It is important that Victorian government boards reflect the diversity of the Victorian community. Diversity of skills and expertise, and the perspectives and lived experiences of people from different backgrounds, contribute to good governance and help ensure that boards are making decisions in the interests of the Victorian community.
Supporting diversity on government boards is important because the decisions made by boards may have different impacts on different people and may affect some communities more than others.
This guide provides general advice to support diversity on boards, including advice tailored to specific cohorts that experience barriers to participation. Barriers to participation on government boards may be linked to inequalities relating to Aboriginality, race, religion, ethnicity, disability, age, gender (including non-binary), sexual orientation and more. The advice is general in nature and outlines minimum requirements for recruitment processes.
Collectively, these cohorts represent the majority of Victorians.
- Around 20 per cent of Victorians identify as a person with disability
- Over half of Victoria’s population are women
- Young people aged 12–25 make up approximately 18 per cent of the Victorian population
- Nearly 50 per cent of Victorians were born overseas or had at least one parent born overseas, and 26 per cent of households speak a language other than English at home.
Under this guide, when appointing new board members consultation with the following cohorts is mandatory:
This guide is a companion document to the , administered by Governance Branch in the Department of Premier and Cabinet. Departments should direct general queries regarding appointments to their departmental appointment teams, in the first instance.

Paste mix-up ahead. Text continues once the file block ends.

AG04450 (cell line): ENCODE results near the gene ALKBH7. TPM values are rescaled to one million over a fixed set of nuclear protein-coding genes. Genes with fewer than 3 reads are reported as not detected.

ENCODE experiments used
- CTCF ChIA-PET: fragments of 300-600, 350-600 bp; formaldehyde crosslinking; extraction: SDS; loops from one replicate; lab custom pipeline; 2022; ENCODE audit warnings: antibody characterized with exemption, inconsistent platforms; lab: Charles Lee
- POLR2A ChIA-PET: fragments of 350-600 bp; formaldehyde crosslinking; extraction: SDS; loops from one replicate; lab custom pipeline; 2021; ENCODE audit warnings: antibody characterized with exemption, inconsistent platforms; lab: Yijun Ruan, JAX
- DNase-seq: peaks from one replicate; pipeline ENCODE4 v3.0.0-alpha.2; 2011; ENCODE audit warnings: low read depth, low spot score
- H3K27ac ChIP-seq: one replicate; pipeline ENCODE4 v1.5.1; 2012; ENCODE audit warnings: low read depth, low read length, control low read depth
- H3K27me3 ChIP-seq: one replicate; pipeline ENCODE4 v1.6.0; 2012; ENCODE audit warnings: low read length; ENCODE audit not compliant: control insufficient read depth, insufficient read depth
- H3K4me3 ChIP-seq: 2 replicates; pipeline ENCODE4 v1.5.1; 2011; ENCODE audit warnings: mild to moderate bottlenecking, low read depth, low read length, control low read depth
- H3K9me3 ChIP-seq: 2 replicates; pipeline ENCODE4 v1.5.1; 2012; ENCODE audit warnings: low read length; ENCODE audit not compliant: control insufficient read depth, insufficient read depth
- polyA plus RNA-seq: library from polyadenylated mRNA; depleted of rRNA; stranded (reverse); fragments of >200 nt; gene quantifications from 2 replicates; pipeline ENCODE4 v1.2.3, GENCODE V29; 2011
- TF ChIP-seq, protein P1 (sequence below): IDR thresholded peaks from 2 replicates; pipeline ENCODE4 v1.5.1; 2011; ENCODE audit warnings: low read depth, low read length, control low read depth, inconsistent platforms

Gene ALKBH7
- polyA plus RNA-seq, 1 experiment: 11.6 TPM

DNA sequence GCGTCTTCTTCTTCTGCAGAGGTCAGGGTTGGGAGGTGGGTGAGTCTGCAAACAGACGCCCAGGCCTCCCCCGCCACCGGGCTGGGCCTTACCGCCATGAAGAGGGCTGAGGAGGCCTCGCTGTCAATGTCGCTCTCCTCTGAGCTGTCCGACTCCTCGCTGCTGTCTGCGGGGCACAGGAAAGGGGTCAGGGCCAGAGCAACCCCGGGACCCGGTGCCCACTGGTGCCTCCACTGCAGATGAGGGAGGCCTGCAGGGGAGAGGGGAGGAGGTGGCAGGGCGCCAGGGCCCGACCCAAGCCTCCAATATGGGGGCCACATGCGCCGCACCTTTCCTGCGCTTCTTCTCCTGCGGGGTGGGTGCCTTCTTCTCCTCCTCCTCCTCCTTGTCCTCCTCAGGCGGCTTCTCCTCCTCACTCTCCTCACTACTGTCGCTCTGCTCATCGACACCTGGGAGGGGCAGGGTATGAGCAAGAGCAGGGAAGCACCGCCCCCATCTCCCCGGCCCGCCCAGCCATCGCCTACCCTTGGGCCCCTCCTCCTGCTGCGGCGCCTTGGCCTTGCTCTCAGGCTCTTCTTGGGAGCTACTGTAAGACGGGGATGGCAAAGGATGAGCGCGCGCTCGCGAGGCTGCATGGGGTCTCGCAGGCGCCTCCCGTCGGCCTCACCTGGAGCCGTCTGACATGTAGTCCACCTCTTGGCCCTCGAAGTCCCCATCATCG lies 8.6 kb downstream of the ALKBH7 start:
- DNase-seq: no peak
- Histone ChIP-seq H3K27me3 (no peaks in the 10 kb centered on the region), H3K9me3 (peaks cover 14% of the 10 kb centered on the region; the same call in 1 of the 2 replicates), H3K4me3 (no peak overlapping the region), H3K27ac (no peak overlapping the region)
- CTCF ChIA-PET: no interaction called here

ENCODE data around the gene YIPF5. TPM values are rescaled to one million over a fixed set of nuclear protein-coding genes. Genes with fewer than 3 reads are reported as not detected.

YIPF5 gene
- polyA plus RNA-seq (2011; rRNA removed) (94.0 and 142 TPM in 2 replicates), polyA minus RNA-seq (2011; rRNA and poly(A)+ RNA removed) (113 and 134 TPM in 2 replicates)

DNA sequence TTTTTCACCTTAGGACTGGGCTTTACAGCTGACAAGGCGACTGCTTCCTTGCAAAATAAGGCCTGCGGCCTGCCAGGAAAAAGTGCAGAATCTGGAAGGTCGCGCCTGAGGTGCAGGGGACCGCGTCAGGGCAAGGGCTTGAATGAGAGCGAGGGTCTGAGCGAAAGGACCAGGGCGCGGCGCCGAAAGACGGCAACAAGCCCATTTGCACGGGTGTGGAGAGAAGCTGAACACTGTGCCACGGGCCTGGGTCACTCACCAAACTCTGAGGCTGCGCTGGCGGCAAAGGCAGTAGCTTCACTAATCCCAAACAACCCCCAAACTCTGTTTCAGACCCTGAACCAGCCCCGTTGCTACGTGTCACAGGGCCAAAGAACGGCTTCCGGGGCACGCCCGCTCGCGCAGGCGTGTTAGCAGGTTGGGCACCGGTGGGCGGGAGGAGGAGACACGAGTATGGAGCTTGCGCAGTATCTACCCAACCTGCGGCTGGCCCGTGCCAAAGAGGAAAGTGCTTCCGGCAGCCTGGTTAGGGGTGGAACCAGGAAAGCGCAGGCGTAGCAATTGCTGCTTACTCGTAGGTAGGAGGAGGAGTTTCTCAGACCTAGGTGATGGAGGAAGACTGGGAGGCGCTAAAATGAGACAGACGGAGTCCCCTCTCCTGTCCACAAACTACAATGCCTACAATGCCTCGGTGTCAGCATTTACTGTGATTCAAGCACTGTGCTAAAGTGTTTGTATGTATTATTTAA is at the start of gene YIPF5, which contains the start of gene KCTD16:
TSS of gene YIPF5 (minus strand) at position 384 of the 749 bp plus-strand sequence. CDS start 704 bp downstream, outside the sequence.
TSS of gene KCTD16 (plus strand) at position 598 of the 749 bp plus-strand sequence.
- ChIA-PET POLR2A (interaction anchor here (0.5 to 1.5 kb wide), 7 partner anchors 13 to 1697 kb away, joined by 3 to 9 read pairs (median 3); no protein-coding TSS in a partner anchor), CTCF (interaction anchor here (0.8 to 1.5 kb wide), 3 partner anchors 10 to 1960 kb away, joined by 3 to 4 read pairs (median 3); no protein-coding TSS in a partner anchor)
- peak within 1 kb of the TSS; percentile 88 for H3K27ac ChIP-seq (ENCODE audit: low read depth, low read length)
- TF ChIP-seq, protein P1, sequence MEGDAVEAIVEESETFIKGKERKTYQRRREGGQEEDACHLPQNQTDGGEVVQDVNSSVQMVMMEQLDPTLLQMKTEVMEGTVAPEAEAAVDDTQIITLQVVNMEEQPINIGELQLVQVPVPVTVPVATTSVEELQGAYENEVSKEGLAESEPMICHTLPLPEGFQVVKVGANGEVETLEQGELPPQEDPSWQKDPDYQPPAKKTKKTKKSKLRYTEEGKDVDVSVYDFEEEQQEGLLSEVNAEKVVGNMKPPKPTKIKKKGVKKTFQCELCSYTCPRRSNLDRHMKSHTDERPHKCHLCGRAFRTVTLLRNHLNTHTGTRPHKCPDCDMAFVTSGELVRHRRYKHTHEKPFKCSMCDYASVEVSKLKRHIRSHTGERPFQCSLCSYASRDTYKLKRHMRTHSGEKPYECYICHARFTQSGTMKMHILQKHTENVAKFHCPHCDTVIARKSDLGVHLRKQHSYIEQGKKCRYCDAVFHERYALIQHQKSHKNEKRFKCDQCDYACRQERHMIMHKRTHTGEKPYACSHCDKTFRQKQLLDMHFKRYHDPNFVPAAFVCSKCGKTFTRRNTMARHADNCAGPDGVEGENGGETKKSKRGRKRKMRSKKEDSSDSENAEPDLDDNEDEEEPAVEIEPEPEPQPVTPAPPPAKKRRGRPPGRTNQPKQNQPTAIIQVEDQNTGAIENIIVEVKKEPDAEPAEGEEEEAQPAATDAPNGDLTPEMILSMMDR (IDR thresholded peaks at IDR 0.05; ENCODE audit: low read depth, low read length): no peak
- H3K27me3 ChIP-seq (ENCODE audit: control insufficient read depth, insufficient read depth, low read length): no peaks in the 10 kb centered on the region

This guide has been developed to support Victorian Government departments to strengthen recruitment practices to ensure boards are reflective of the Victorian community
It outlines the processes and principles for delivering inclusive, equitable and accessible recruitment. It includes key considerations for engaging:
- Aboriginal people
- people from culturally and linguistically diverse backgrounds
- people with disability
- LGBTIQ+ people
- young people
- people living in rural and regional communities.
Departments are encouraged to utilise this guide to consider diversity from an intersectional perspective, noting that individuals may be part of more than one of the key cohorts listed in this document. Intersectionality recognises that individuals may experience multiple forms of prejudice and discrimination at the same time, which can lead to heightened and unique disadvantage.
This guide should be used in conjunction with existing guidance on board appointments:
Reviewed 18 March 2022